Heading into the travel and event I really did not know what to expect, the possibilities were pretty much endless. The biggest fear I had was making a fool of myself, or my message being missed by the audience. Knowing what ThinkFirst was all about those fears were minimal, and the opportunity to speak not only as an athletic trainer, but as a “VIP” was exciting.
I was following the keynote speaker on concussions for their conference, Don Gerber, Psy. D from Craig Hospital in Denver, I did not want to “re-lecture” on his material. In fact his information was some of the best I have ever seen presented about the concussion injury and its management. So concise and clear, yet had drops of biochemistry and advanced physiology, painting an entire picture of this injury. What makes his material even more convincing to me is that he still currently plays competitive rugby, a collision sport. Not only does he work in the area but he gets to see injuries first hand and understand the “athlete’s perspective” when dealing with the injury. I even made mention to my wife that “I wished that his material was presented more frequently”; it can easily be consumed by the layman and the professional, and the information is clearly up-to-date. After his presentation there were many questions for him, and EVERY SINGLE answer was consistent with what we presented here on The Concussion Blog, again making me think we are on the right path.
Following Dr. Gerber, Michelle Parker, MA, RN and I split the next hour, and Michelle went first describing from a nurse’s perspective about how she deals with educating the families and the injured adolescents. Again a very consistent message backed up by CDC material and guidelines; thus giving the audience a “how to” if you will, for beginning the educational and management piece.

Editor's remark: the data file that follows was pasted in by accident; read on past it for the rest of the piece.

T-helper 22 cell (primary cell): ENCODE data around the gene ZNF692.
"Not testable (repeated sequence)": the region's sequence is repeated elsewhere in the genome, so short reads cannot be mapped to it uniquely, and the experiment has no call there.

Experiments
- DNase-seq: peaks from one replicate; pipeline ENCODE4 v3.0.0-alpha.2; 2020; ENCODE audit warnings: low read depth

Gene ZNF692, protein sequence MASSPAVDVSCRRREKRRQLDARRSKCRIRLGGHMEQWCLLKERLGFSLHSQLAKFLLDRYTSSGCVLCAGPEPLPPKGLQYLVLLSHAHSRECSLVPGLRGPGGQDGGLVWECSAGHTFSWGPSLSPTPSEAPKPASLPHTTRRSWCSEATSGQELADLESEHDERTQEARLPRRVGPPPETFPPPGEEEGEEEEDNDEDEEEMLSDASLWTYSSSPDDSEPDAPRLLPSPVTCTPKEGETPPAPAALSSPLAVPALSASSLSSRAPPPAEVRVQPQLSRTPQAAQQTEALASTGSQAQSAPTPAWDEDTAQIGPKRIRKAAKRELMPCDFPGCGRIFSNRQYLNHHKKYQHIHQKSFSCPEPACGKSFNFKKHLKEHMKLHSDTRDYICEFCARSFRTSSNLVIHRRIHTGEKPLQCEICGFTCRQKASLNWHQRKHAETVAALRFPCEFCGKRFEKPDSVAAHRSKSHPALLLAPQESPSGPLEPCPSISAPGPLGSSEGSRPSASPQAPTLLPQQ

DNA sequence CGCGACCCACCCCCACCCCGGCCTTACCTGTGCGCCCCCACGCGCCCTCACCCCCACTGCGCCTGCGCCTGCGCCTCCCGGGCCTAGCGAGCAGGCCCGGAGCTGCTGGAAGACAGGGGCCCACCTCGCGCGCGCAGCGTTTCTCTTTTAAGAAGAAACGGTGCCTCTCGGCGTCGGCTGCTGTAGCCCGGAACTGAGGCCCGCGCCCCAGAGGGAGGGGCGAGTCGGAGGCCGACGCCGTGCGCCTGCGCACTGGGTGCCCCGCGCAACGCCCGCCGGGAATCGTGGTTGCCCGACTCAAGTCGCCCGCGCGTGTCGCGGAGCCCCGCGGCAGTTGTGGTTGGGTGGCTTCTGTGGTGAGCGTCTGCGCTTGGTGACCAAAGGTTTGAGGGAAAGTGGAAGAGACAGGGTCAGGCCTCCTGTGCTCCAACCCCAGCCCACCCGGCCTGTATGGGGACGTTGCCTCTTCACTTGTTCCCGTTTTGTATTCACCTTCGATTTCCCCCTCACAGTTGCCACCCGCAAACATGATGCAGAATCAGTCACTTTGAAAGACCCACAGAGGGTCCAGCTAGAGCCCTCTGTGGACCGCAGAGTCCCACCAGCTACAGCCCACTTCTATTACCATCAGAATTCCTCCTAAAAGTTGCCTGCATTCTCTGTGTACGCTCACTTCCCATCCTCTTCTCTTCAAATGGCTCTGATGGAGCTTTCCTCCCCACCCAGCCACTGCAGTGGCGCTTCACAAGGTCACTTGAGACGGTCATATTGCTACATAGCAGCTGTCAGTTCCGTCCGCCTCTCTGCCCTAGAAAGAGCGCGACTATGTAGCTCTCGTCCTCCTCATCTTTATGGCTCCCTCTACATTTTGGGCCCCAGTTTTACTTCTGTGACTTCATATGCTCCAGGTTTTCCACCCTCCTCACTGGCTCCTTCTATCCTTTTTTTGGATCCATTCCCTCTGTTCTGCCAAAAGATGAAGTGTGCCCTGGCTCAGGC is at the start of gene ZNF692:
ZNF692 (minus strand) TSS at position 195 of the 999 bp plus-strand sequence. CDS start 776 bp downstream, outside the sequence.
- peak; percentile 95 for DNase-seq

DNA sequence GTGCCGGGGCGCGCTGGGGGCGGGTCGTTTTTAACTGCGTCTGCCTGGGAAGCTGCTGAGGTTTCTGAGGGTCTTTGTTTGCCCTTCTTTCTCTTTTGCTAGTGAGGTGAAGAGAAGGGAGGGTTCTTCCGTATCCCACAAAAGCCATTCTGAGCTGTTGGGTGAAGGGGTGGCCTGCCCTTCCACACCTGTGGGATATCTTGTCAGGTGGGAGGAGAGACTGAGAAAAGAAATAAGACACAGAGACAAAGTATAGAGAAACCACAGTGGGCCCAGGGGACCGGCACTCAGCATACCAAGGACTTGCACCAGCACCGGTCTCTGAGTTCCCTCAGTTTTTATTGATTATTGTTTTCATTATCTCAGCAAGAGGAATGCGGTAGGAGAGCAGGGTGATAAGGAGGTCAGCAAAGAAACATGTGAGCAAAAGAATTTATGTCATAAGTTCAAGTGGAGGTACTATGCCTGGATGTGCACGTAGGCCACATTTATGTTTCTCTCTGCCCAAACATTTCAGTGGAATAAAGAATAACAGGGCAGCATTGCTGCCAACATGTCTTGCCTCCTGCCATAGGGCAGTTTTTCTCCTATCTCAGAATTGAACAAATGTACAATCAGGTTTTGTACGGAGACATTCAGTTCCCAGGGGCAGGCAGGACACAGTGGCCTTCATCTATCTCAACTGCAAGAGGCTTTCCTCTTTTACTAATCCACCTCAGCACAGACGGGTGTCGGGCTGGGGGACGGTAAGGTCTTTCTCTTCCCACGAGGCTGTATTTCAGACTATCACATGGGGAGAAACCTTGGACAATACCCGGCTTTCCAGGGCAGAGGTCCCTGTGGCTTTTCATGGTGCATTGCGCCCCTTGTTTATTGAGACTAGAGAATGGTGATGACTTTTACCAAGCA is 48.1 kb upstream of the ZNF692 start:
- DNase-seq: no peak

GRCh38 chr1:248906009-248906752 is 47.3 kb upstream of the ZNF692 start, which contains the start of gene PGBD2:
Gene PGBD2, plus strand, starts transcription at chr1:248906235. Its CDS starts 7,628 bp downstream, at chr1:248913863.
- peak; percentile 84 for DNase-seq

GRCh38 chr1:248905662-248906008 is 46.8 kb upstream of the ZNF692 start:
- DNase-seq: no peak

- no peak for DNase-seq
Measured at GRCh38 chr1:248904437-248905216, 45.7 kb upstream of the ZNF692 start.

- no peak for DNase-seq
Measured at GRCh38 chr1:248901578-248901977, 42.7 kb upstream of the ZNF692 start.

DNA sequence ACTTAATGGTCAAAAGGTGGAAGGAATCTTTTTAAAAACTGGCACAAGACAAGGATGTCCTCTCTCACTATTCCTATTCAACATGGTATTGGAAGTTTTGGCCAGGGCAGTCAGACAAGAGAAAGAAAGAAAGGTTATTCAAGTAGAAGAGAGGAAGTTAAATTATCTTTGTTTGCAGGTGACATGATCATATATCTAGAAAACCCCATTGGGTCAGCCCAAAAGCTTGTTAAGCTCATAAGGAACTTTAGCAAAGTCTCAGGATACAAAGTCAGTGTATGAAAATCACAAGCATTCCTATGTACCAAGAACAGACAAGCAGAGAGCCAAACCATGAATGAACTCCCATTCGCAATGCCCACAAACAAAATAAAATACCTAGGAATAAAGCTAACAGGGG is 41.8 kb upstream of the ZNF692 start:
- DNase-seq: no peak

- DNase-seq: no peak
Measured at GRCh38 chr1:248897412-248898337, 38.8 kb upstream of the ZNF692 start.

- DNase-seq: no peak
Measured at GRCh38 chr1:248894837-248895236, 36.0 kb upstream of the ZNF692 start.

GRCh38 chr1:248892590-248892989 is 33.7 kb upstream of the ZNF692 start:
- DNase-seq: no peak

Then it was my turn, and I was NOT nervous one bit, and I had no clue as to what I was going to be talking about, until Michelle was finished. As I mentioned, I did not want to bore the audience with something they just heard from much smarter individuals than I. What I did want to do was catch their attention and let them know about the stigma and the issues that an athletic trainer deals with, on the field level. Also let them know about the awareness and education of the layperson, for this is where the change in stigma is going to come from. What I did to hammer home the message is tell my story in as much detail as I could in 30 minutes (someday coming to the blog), putting a face on the invisible injury that is concussion for that particular moment in time. It was an honor to tell the story and let them know there are people out there that want to help the ThinkFirst initiative of preventing injuries.
I want to thank Jill Braselton of Central Dupage Hospital, Donna Cavanaugh of Ark-La-Tex Chapter of ThinkFirst, and others in attendance that I cannot remember your names, who thanked me for my time, really it should be me thanking you for what you do.
After that session, we went back “home” to hang out and play with our seven week old and prepare for the evening events, now I was getting nervous.